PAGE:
People travel for a myriad of different reasons. For some it is the spiritual journey others the culture, the food, the people or an intricate fusion of all things.
Food plays a vital role in the identity of any culture. It has the ability to activate every sense in our body. It ignites memories creating a connection with friends loved ones, and community. Sampling the culinary delights of a country is one of the best ways to get a sense of what a country is about, their heritage and influences.
Here are my favourite five street foods to try whilst in India.
I confess I had never heard of a Jalebi until I watch the emotionally moving film, Lion. There is a magical scene where the lead actor walks into a friend’s kitchen and she has a plate of Jalebi’s for desert. The mere sight of these bright read spirals of syrupy sweetness immediately transports him to his early childhood in India.
Years later, huddled under a make shift tarpaulin in the rain, I got to sample these delectable delights in the remote village of Ghangria on the way to the Valley of Flowers.
Made with a mix of gram and chickpea flour, yogurt and water, this batter is squeezed into hot oil in spirals, crispy fried, then dipped into a sticky red syrup.
It sounds like a mouthful, and it is. This has to be the most fun wrapped up in a small piece of dough as one can get. Also known as Pani puri and pukcha, it is found in most of India and definitely worth trying with
a group of friends. It is made from a mix semolina powder, flour and water. It sounds simple enough and rather plane, but these little balls pack a punch of fun flavours. Once fried these bite sized puffed up hollow spheres are filled with a mix of favoured water, chickpea masala, tamarind, chilie sauce and potatoe
Mouth wateringly delicious.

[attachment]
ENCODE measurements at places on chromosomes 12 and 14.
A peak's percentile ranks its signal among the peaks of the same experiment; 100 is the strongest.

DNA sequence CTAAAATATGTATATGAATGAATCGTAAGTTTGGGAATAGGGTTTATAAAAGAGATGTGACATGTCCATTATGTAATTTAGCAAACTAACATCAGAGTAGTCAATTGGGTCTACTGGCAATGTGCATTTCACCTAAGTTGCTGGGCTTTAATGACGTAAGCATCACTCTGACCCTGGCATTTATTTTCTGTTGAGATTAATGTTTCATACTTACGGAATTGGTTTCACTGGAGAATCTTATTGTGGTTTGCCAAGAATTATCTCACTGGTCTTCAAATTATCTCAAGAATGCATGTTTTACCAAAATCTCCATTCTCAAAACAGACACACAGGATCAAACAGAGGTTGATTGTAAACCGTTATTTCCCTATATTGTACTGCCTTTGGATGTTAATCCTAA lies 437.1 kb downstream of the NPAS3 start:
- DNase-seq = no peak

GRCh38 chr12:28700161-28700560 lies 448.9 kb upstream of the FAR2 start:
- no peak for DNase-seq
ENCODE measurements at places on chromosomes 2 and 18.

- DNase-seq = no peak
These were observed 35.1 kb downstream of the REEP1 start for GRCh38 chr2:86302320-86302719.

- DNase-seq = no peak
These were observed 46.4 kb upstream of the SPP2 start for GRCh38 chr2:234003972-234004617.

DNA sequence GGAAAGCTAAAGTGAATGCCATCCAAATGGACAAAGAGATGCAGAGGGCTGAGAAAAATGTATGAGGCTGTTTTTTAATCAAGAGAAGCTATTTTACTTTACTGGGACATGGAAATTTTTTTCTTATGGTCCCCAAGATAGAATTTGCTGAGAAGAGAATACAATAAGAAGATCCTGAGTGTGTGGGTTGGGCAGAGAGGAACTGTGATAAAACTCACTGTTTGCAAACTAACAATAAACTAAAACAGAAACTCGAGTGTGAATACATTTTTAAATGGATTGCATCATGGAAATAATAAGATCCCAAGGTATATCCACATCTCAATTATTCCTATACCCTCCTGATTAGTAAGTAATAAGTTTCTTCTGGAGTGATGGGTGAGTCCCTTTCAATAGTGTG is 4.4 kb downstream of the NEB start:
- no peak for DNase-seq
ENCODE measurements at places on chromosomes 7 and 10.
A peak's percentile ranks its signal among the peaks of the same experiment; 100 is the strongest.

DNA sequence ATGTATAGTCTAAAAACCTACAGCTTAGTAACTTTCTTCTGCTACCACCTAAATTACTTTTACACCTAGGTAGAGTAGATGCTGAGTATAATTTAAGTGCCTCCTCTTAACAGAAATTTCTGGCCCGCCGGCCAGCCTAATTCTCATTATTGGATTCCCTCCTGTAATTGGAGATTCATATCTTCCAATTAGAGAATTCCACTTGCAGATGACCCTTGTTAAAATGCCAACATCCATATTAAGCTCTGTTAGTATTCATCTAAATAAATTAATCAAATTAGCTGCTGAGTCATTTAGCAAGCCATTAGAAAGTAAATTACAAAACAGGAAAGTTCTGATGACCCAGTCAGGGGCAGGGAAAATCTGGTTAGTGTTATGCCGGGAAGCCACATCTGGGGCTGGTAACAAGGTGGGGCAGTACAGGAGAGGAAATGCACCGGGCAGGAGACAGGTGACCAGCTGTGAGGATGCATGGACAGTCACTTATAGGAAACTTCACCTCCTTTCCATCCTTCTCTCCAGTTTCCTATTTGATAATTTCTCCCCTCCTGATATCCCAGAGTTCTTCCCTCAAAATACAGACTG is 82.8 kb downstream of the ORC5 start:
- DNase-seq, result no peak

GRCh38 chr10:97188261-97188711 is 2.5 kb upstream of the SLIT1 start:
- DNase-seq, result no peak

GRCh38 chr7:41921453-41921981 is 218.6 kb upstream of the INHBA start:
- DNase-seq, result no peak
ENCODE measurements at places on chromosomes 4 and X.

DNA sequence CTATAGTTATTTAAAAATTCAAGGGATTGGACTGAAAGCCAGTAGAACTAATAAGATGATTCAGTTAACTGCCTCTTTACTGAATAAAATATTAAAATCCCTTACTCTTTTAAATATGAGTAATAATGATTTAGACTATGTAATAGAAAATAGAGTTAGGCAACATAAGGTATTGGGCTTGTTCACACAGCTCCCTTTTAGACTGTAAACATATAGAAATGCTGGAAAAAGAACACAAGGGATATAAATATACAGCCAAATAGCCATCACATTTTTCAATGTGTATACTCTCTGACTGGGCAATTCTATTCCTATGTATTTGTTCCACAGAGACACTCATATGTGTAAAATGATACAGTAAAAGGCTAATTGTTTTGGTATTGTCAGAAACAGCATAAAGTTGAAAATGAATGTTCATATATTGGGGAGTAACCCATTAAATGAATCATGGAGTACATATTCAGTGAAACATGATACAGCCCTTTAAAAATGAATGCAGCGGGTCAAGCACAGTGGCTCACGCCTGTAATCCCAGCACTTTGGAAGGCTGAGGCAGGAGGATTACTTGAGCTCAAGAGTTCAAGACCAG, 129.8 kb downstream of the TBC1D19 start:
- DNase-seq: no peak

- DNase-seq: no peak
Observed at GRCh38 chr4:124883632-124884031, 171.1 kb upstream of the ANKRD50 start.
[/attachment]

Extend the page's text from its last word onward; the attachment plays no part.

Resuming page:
If you are happy to ramp things up to the hot stuff then Mirchi is the way to go. Mirchi translates to chilies and bajji to deep fried fritters made with gram flour.
The inside of the chilli is hollowed out and stuffed with a mix of delicate spices and chopped onion and then deep fried, to create a crispy coated explosion of delicate spices.
If you are approaching a street vendor and see a fortress of bright yellow peas on a pan that is probably Ghungi Chaat.
Often served in a perfectly eco friendly leaf bowl, this vegetarian snack contains a mix of hot cooked yellow peas, served with chopped onion, tomato, coriander and a myriad of flavours.
In some ways it reminds me of a Hot Sweet and Sour soup, as flavour of your choice is added including lime juice, tamarind water and chopped chillies. If you have ever had Matar Chaat or Matra Chaat and prefer a spicier flavour, this Bengali dish must be top of your list.
By now some of you may be wondering where the meat dish is! Well here it is.
Resembling a small burger patty, these balls of flavour are made from minced lamb which has been marinated in a mix of spices, papaya and fresh cream and then mixed with chopped onion, ginger, chilli and egg. There are many variations including the addition of rose water and chopped nuts. So if you have nut allergies remember to ask first.
The little balls are then deep fried ready to be enjoyed!
So as they say in India, “Apanē bhōjana kā ānanda lēṁ,” enjoy your meal.
Debra Bouwer – firstname.lastname@example.org
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